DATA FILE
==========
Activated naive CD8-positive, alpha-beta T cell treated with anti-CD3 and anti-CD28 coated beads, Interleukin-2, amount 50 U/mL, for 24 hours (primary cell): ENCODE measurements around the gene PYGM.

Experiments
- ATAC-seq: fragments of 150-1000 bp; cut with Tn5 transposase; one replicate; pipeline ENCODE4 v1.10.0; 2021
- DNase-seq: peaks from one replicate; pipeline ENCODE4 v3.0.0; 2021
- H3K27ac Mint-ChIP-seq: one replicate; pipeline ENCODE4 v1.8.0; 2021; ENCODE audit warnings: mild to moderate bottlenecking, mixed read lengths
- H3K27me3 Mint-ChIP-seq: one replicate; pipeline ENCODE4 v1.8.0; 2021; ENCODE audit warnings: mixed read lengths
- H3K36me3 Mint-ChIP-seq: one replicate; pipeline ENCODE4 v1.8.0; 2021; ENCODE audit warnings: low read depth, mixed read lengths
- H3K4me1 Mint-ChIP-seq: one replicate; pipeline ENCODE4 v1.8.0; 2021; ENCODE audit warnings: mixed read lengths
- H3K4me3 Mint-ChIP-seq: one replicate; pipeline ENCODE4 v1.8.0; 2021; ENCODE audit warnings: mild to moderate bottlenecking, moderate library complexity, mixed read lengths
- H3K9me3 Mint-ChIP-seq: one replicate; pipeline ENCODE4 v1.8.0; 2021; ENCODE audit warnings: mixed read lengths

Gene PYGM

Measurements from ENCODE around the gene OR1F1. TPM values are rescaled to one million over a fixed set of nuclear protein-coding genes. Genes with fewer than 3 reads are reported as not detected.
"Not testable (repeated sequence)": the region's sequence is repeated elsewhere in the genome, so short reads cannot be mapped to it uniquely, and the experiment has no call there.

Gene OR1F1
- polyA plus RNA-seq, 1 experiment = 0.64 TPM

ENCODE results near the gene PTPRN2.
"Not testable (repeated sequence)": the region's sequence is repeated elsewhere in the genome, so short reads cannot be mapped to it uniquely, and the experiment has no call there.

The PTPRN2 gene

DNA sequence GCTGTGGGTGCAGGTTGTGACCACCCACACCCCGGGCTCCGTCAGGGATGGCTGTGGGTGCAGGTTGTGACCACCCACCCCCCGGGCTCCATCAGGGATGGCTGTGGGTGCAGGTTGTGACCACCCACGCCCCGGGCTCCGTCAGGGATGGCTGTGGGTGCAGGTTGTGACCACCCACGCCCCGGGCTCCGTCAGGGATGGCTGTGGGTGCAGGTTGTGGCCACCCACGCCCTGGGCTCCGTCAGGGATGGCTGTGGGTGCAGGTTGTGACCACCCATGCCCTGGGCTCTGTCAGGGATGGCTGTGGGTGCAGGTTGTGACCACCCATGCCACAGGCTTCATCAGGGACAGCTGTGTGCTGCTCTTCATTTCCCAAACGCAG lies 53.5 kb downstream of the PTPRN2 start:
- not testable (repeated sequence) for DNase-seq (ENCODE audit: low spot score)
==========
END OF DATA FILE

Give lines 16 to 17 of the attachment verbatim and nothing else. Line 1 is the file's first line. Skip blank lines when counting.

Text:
ENCODE results near the gene PTPRN2.
"Not testable (repeated sequence)": the region's sequence is repeated elsewhere in the genome, so short reads cannot be mapped to it uniquely, and the experiment has no call there.